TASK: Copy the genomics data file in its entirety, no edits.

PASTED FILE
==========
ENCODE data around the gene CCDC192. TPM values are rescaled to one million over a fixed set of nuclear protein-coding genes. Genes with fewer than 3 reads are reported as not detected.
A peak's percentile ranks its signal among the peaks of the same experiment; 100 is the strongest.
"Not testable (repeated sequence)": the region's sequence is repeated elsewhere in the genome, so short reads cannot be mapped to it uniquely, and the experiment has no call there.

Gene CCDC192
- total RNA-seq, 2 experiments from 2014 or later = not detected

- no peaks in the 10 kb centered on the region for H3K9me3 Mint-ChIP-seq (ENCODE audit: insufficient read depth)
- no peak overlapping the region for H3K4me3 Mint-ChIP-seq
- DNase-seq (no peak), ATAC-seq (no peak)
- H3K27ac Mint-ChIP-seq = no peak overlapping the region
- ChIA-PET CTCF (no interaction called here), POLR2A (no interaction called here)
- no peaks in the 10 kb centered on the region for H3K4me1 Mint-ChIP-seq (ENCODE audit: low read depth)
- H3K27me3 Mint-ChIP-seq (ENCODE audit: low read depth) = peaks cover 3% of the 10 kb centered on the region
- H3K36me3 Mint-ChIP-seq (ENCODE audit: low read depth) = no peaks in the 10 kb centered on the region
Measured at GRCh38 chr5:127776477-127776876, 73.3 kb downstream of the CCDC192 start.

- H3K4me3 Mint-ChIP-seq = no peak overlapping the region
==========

ENCODE data around the gene CCDC192. TPM values are rescaled to one million over a fixed set of nuclear protein-coding genes. Genes with fewer than 3 reads are reported as not detected.
A peak's percentile ranks its signal among the peaks of the same experiment; 100 is the strongest.
"Not testable (repeated sequence)": the region's sequence is repeated elsewhere in the genome, so short reads cannot be mapped to it uniquely, and the experiment has no call there.

Gene CCDC192
- total RNA-seq, 2 experiments from 2014 or later = not detected

- no peaks in the 10 kb centered on the region for H3K9me3 Mint-ChIP-seq (ENCODE audit: insufficient read depth)
- no peak overlapping the region for H3K4me3 Mint-ChIP-seq
- DNase-seq (no peak), ATAC-seq (no peak)
- H3K27ac Mint-ChIP-seq = no peak overlapping the region
- ChIA-PET CTCF (no interaction called here), POLR2A (no interaction called here)
- no peaks in the 10 kb centered on the region for H3K4me1 Mint-ChIP-seq (ENCODE audit: low read depth)
- H3K27me3 Mint-ChIP-seq (ENCODE audit: low read depth) = peaks cover 3% of the 10 kb centered on the region
- H3K36me3 Mint-ChIP-seq (ENCODE audit: low read depth) = no peaks in the 10 kb centered on the region
Measured at GRCh38 chr5:127776477-127776876, 73.3 kb downstream of the CCDC192 start.

- H3K4me3 Mint-ChIP-seq = no peak overlapping the region